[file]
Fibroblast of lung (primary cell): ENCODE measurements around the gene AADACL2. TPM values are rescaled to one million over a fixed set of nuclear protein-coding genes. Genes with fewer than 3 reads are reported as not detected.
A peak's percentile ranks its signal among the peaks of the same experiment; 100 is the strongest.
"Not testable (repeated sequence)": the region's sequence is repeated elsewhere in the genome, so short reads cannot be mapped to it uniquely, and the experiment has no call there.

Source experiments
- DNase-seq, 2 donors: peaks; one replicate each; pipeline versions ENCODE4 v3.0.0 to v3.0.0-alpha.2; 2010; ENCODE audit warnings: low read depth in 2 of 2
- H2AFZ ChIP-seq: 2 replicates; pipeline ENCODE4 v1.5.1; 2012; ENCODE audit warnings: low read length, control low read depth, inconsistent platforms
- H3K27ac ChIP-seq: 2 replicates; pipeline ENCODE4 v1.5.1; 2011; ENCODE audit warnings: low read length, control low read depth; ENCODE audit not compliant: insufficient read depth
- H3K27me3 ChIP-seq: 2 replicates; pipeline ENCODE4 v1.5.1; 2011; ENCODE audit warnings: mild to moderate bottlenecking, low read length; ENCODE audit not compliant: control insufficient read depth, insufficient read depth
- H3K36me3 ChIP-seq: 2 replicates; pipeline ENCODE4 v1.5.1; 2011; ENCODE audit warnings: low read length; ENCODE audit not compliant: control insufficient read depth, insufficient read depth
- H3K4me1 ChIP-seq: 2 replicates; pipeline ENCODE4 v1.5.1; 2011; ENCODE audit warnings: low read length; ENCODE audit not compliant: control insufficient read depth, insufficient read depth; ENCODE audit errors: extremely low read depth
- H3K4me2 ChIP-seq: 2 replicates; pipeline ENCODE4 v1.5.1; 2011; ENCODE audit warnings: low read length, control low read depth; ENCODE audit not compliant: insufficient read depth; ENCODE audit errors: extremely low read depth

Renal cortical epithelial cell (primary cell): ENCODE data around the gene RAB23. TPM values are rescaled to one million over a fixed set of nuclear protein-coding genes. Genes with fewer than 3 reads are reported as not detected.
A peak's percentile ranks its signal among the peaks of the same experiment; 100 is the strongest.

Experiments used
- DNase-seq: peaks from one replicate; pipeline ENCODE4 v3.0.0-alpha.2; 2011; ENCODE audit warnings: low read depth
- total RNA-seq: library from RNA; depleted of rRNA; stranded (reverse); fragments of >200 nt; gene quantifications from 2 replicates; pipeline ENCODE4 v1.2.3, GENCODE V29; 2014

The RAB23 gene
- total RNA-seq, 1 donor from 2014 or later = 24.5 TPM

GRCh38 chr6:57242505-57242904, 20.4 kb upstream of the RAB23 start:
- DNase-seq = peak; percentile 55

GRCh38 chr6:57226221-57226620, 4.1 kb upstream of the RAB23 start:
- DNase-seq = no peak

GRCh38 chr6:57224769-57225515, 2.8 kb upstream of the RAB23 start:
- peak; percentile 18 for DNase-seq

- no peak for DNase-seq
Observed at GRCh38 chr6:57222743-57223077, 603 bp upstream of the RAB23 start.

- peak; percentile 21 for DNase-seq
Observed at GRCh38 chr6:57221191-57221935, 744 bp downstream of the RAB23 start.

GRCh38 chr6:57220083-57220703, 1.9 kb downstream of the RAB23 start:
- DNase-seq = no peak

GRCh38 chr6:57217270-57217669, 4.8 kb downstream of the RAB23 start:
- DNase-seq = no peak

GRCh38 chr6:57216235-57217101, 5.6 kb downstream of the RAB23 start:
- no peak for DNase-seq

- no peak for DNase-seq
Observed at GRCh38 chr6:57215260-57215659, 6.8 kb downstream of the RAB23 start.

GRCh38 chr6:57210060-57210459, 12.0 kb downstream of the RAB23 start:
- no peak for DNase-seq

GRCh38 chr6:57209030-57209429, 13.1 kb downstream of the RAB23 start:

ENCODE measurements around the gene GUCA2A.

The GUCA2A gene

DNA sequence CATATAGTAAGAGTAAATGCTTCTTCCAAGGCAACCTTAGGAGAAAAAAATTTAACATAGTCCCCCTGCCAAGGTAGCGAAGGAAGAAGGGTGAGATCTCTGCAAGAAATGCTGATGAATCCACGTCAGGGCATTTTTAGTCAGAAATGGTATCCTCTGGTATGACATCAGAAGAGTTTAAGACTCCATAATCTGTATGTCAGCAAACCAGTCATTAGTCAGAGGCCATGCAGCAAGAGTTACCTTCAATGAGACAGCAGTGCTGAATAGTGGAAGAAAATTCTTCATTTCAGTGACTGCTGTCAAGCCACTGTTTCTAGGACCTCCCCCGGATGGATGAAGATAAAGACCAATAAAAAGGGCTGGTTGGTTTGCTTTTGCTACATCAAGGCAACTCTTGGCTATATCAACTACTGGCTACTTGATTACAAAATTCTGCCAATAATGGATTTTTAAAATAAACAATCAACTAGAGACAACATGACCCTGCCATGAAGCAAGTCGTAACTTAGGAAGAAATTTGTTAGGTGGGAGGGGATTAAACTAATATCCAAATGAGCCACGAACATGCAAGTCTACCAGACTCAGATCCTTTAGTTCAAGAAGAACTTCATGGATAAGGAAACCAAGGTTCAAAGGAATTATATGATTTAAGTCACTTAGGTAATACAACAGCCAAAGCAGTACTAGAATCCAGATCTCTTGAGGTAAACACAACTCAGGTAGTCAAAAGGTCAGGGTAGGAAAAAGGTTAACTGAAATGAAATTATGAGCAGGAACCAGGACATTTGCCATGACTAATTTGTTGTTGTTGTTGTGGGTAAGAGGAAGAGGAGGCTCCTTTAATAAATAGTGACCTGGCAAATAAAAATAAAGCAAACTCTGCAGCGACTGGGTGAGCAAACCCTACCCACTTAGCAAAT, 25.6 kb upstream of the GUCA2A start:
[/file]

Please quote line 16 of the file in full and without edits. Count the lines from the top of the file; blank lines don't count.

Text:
- total RNA-seq: library from RNA; depleted of rRNA; stranded (reverse); fragments of >200 nt; gene quantifications from 2 replicates; pipeline ENCODE4 v1.2.3, GENCODE V29; 2014